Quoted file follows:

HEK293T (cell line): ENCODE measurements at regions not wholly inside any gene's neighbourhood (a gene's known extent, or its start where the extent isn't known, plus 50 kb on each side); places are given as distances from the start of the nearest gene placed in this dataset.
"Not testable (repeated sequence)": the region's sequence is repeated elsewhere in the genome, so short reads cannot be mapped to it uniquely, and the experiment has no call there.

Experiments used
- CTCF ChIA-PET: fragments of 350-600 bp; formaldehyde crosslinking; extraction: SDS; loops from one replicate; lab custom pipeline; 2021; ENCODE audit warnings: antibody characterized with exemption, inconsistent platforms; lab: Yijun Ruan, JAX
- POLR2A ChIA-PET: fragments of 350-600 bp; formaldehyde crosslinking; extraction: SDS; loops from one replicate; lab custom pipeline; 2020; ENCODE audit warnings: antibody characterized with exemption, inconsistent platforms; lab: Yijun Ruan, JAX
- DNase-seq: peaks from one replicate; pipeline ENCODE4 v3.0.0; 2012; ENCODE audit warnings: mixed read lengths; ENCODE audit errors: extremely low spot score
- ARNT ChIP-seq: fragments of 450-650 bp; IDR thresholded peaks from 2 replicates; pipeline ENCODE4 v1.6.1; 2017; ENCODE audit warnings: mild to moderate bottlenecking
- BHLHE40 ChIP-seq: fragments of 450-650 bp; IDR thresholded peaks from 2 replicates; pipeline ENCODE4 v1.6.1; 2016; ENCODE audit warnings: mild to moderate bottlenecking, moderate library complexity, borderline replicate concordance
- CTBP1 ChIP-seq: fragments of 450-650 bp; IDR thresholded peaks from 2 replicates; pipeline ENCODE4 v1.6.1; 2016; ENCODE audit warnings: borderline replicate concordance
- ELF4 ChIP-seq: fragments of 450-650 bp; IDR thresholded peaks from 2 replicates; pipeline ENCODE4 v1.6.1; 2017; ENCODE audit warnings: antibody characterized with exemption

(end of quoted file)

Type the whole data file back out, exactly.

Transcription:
HEK293T (cell line): ENCODE measurements at regions not wholly inside any gene's neighbourhood (a gene's known extent, or its start where the extent isn't known, plus 50 kb on each side); places are given as distances from the start of the nearest gene placed in this dataset.
"Not testable (repeated sequence)": the region's sequence is repeated elsewhere in the genome, so short reads cannot be mapped to it uniquely, and the experiment has no call there.

Experiments used
- CTCF ChIA-PET: fragments of 350-600 bp; formaldehyde crosslinking; extraction: SDS; loops from one replicate; lab custom pipeline; 2021; ENCODE audit warnings: antibody characterized with exemption, inconsistent platforms; lab: Yijun Ruan, JAX
- POLR2A ChIA-PET: fragments of 350-600 bp; formaldehyde crosslinking; extraction: SDS; loops from one replicate; lab custom pipeline; 2020; ENCODE audit warnings: antibody characterized with exemption, inconsistent platforms; lab: Yijun Ruan, JAX
- DNase-seq: peaks from one replicate; pipeline ENCODE4 v3.0.0; 2012; ENCODE audit warnings: mixed read lengths; ENCODE audit errors: extremely low spot score
- ARNT ChIP-seq: fragments of 450-650 bp; IDR thresholded peaks from 2 replicates; pipeline ENCODE4 v1.6.1; 2017; ENCODE audit warnings: mild to moderate bottlenecking
- BHLHE40 ChIP-seq: fragments of 450-650 bp; IDR thresholded peaks from 2 replicates; pipeline ENCODE4 v1.6.1; 2016; ENCODE audit warnings: mild to moderate bottlenecking, moderate library complexity, borderline replicate concordance
- CTBP1 ChIP-seq: fragments of 450-650 bp; IDR thresholded peaks from 2 replicates; pipeline ENCODE4 v1.6.1; 2016; ENCODE audit warnings: borderline replicate concordance
- ELF4 ChIP-seq: fragments of 450-650 bp; IDR thresholded peaks from 2 replicates; pipeline ENCODE4 v1.6.1; 2017; ENCODE audit warnings: antibody characterized with exemption